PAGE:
Draft Preview: "Personal Cheeseballs" (Hitters)
by, 05-04-2013 at 02:12 PM (884 Views)
At some point, while researching for a previous draft, I came across a Baseball America podcast where they were discussing their “personal cheeseballs”. At first I was a little confused, but quickly came to realize that these “cheeseballs” were their favorites. In fact, to qualify to be a “personal cheeseball” you have to fit into only two categories: one – be a favorite; two – don’t be too good.
For example, one of the BA guys (I think it was Callis, but I could be wrong) really liked Massachusetts prep outfielder Rhett Wiseman. Why I remember that one, I don’t know. Wiseman was ranked #136 in their pre-draft 500, had a solid commitment to Vanderbilt and ended up attending there after being drafted by the Cubs in the 25th round (764th overall).
Obviously the “don’t be too good” is a rule only because it would be really easy to look back at a draft and say, “I knew Bryce Harper was going to be a stud, that’s why he was my personal cheeseball.” Not exactly living on the edge.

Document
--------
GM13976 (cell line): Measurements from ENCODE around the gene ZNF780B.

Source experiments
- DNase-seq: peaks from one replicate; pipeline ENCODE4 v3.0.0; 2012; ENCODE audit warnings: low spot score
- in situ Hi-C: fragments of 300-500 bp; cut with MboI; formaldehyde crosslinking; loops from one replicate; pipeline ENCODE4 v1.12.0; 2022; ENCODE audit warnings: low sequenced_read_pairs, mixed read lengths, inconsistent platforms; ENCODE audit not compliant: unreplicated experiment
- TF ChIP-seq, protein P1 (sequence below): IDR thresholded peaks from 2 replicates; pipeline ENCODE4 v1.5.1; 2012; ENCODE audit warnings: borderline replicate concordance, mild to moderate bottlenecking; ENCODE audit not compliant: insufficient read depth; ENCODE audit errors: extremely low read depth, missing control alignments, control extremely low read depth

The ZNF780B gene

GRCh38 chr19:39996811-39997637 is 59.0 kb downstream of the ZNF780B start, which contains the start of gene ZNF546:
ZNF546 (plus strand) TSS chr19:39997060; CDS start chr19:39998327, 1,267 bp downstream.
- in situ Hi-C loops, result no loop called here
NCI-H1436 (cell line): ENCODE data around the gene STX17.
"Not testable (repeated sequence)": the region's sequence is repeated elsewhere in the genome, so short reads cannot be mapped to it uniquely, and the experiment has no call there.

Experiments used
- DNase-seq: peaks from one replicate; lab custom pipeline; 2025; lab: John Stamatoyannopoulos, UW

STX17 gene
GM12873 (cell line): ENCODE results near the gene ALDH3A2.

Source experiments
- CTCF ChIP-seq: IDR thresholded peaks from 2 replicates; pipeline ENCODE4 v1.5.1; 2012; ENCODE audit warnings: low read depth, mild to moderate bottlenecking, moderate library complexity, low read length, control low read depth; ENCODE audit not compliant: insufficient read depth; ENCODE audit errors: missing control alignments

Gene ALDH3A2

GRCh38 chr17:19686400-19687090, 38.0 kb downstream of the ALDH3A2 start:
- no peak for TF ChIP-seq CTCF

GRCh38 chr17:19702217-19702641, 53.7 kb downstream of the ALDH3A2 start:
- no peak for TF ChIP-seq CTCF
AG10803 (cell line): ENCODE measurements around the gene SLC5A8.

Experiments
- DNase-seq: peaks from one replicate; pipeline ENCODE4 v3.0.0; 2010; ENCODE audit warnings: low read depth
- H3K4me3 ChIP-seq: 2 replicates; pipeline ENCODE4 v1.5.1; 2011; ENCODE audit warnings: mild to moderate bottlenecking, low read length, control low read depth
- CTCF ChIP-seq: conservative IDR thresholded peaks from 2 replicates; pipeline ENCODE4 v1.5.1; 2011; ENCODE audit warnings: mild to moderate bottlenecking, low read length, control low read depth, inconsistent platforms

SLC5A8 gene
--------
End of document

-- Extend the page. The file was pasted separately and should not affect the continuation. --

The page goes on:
I thought this year was as good as any to publicize my own personal cheeseballs. Today’s edition will focus on three hitters, none of which are ranked in Jon Mayo’s Top 75 draft prospects or appear in Keith Law’s future 50 (plus 10).
Stephen Alemais, SS, Elev/8 Sports Institute (FL)
BRYAN PACE FOR NEW YORK DAILY NEWS
Alemais first caught my attention after reading about a showcase in the northeast two summers ago. It was something simple like “slick-fielding shortstop that could stick there professionally”. Given the Twins lack of success drafting shortstops and, really, the lack of Americans who man the position in the MLB, I think Alemais caught my eye because he’d be spending the rest of his high school career (and college or professionaly) in an “underdog” role.
Are you asking yourself why a Florida kid was participating in a Northeast Showcase? If you are, good. This is where the story takes a turn. After trying to check his progress this spring, I noticed that Alemais was no longer listed with his prep team, All Hallows High School located in the Bronx. It was then that I found out that he had transferred from All Hallows to the Elev/8 Sports Institute in Delray Beach, Florida.